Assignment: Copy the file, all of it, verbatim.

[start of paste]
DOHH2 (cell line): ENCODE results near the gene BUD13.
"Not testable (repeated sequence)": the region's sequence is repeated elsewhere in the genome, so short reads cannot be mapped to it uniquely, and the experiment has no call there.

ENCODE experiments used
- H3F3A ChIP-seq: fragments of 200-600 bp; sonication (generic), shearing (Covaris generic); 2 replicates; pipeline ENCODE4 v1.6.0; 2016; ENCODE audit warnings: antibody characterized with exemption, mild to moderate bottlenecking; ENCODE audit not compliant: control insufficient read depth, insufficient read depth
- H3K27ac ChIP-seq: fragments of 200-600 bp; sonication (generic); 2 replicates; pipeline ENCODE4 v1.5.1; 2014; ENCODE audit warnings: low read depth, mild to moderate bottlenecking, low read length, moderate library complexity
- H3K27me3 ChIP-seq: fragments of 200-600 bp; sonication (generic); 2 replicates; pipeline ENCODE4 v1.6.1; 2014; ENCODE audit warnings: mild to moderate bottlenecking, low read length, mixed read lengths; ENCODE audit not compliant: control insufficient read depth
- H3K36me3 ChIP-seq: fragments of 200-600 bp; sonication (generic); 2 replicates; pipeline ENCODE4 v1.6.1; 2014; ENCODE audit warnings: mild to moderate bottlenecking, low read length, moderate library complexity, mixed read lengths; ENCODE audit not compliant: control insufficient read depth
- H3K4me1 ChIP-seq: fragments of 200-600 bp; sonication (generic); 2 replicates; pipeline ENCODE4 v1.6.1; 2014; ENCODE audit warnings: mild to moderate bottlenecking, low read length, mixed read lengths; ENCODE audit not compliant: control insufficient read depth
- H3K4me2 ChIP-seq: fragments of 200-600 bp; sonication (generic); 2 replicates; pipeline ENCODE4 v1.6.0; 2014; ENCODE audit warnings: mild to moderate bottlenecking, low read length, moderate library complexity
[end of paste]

DOHH2 (cell line): ENCODE results near the gene BUD13.
"Not testable (repeated sequence)": the region's sequence is repeated elsewhere in the genome, so short reads cannot be mapped to it uniquely, and the experiment has no call there.

ENCODE experiments used
- H3F3A ChIP-seq: fragments of 200-600 bp; sonication (generic), shearing (Covaris generic); 2 replicates; pipeline ENCODE4 v1.6.0; 2016; ENCODE audit warnings: antibody characterized with exemption, mild to moderate bottlenecking; ENCODE audit not compliant: control insufficient read depth, insufficient read depth
- H3K27ac ChIP-seq: fragments of 200-600 bp; sonication (generic); 2 replicates; pipeline ENCODE4 v1.5.1; 2014; ENCODE audit warnings: low read depth, mild to moderate bottlenecking, low read length, moderate library complexity
- H3K27me3 ChIP-seq: fragments of 200-600 bp; sonication (generic); 2 replicates; pipeline ENCODE4 v1.6.1; 2014; ENCODE audit warnings: mild to moderate bottlenecking, low read length, mixed read lengths; ENCODE audit not compliant: control insufficient read depth
- H3K36me3 ChIP-seq: fragments of 200-600 bp; sonication (generic); 2 replicates; pipeline ENCODE4 v1.6.1; 2014; ENCODE audit warnings: mild to moderate bottlenecking, low read length, moderate library complexity, mixed read lengths; ENCODE audit not compliant: control insufficient read depth
- H3K4me1 ChIP-seq: fragments of 200-600 bp; sonication (generic); 2 replicates; pipeline ENCODE4 v1.6.1; 2014; ENCODE audit warnings: mild to moderate bottlenecking, low read length, mixed read lengths; ENCODE audit not compliant: control insufficient read depth
- H3K4me2 ChIP-seq: fragments of 200-600 bp; sonication (generic); 2 replicates; pipeline ENCODE4 v1.6.0; 2014; ENCODE audit warnings: mild to moderate bottlenecking, low read length, moderate library complexity